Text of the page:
Thursday, March 27, 2014

My housing bet with Calculated Risk: February results

 - by New Deal democrat

As most readers know Bill McBride a/k/a Calculated Risk and I have a charitable bet about the direction of housing in 2014.

In his forecast for 2014 residential investment, CR said, "I expect growth for new home sales and housing starts in the 20% range in 2014 compared to 2013."

By contrast, several months ago, in a post at, I said that "If the typical past pattern is followed, we will shortly see permits running 100,000 less than one year previously."

Here are the terms of our bet:  If starts or sales are up at least 20% YoY in any month in 2014, I will make a $100 donation to the charity of Bill's choice, which he has designated as the Memorial Fund in honor of his late co-blogger, Tanta.    If housing permits or starts are down 100,000 YoY at least once in 2014, he make a $100 donation to the charity of my choice, which is the Alzheimer's Association. 

This morning the final monthly report on housing for February, pending home sales, was reported by the NAR.  The index was down -0.8% m/m from January, but down -10.2% YoY, and in fact was the lowest reading in over 2 years:

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[h/t Business Insider]

So, with February 2014 in the books, how do we stand?  Below are two graphs.

First, here is a graph of the change, in thousands, YoY of starts (blue), permits (red), new home sales (green), and existing home sales (orange) (note that the St. Louis FRED does not track pending home sales):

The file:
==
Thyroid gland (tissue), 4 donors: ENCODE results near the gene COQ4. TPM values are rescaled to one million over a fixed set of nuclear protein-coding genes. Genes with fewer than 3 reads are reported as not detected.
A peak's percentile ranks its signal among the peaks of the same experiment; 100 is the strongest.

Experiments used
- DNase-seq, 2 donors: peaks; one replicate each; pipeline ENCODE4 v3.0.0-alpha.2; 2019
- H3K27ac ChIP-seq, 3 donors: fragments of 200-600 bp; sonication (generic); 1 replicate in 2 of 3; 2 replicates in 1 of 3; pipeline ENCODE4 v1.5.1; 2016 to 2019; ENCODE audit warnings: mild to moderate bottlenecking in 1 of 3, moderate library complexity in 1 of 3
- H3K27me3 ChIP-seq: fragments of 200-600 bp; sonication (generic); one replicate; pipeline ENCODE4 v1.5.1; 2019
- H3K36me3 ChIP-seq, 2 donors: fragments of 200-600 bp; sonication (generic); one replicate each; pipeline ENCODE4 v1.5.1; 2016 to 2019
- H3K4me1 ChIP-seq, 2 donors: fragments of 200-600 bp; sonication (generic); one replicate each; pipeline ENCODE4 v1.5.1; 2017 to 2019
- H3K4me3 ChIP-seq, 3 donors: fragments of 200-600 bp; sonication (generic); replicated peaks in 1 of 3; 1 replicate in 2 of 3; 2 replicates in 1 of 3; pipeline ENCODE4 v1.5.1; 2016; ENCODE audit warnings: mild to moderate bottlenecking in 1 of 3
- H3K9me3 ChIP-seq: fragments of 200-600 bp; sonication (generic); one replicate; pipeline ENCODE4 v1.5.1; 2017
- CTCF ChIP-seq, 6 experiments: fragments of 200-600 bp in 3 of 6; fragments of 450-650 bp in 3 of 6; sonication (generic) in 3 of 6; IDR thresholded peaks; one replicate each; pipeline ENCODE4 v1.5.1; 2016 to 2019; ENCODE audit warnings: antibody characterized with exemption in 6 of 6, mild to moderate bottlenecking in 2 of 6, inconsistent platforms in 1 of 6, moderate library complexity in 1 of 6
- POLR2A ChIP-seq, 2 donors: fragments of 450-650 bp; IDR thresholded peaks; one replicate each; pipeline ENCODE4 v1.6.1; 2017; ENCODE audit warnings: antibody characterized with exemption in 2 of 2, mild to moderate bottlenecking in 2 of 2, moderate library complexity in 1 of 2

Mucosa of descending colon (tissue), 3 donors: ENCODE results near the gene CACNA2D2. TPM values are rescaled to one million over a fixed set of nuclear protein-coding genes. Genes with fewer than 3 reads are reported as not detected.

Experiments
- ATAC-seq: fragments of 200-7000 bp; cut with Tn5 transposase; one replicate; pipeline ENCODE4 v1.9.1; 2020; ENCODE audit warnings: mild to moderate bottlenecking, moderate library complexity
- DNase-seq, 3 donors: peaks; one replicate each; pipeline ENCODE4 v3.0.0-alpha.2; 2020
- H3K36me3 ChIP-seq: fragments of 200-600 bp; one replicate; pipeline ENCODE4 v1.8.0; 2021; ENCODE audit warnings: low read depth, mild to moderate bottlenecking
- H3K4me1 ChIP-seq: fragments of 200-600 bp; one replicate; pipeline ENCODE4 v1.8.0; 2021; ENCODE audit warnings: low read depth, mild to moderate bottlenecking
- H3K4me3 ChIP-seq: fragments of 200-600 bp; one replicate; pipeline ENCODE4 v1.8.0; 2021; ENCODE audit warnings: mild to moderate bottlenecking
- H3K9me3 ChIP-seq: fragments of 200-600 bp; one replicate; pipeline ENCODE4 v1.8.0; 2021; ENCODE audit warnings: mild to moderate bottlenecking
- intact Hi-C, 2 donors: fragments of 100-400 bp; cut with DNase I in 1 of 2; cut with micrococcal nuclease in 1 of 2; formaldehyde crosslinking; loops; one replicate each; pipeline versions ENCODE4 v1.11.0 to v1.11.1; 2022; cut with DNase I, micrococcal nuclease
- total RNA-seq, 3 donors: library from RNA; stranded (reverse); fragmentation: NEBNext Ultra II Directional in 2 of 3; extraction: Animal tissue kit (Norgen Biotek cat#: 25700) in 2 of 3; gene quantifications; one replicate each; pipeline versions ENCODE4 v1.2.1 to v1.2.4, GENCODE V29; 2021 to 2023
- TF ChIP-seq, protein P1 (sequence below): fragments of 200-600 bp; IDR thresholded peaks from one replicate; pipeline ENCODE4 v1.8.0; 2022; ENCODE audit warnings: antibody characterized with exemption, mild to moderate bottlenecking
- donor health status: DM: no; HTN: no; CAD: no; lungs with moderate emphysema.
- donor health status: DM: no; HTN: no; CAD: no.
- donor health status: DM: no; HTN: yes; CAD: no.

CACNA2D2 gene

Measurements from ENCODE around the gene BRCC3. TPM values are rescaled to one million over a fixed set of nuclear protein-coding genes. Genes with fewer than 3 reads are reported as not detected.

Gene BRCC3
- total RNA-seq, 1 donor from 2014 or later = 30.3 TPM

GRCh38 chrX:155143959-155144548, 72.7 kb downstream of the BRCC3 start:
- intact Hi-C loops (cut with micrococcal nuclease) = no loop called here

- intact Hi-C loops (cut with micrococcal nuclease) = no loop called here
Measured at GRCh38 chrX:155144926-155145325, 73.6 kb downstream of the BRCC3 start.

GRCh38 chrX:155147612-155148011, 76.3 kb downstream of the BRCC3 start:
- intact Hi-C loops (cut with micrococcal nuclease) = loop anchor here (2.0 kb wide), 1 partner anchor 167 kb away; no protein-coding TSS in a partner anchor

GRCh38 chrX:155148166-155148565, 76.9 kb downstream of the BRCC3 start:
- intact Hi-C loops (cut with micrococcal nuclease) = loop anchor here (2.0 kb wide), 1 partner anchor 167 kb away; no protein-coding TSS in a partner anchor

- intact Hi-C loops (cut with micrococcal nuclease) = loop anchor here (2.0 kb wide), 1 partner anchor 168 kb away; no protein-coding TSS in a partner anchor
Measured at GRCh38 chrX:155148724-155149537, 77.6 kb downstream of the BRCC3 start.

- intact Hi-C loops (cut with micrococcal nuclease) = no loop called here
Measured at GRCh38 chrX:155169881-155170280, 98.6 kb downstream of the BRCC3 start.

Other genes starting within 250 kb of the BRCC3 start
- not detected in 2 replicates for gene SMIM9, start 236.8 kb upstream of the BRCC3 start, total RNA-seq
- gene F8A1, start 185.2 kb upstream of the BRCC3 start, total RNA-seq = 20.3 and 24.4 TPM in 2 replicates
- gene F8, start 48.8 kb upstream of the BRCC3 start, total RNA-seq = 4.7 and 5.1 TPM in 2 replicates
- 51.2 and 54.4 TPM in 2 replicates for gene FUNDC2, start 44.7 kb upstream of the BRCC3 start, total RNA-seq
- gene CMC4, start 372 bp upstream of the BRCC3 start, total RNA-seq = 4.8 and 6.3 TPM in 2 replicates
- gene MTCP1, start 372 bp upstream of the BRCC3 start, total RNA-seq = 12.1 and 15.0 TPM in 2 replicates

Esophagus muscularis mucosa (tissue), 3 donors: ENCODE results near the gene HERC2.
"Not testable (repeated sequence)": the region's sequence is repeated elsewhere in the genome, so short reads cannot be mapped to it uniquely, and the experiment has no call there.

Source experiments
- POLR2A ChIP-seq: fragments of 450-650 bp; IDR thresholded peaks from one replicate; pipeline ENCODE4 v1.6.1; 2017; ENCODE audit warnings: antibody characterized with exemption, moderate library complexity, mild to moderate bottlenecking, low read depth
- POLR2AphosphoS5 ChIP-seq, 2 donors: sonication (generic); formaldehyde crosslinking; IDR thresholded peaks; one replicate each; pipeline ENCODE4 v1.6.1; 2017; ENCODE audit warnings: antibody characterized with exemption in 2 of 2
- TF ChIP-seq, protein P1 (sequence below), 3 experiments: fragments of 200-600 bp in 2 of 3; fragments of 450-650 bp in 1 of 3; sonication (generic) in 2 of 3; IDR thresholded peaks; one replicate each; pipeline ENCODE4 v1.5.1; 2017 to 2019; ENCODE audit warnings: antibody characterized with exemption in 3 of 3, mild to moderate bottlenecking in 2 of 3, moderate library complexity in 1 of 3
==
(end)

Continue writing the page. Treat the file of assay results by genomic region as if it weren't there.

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Next, here is the YoY% change in the same four statistics:

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Both of these graphs show the clear deceleration in the housing market through 2013 and further into February 2014, to the point where 4 of the 5 monthly reports have turned negative YoY.  The strongest metric is housing permits, which rebounded slightly from a +3.3% YoY reading in January to a +6.5% rYoY eading in February.  Nevertheless, the graphs make clear that except for permits, deceleration has turned into outright YoY decline.

Bill's forecast of 20% annual growth will take a real reversal of momentum (housing starts and sales will have to be up about 25% on average YoY for the next 10 months), although there are some individual months where there are some easy YoY comparisons.  Obviously I am expecting some further deterioration, concentrated between now and mid-year.

Most people seem to be either surprised by or ignoring the housing slowdown.  And yet there is no doubt that the trend has turned negative as I forecast it would.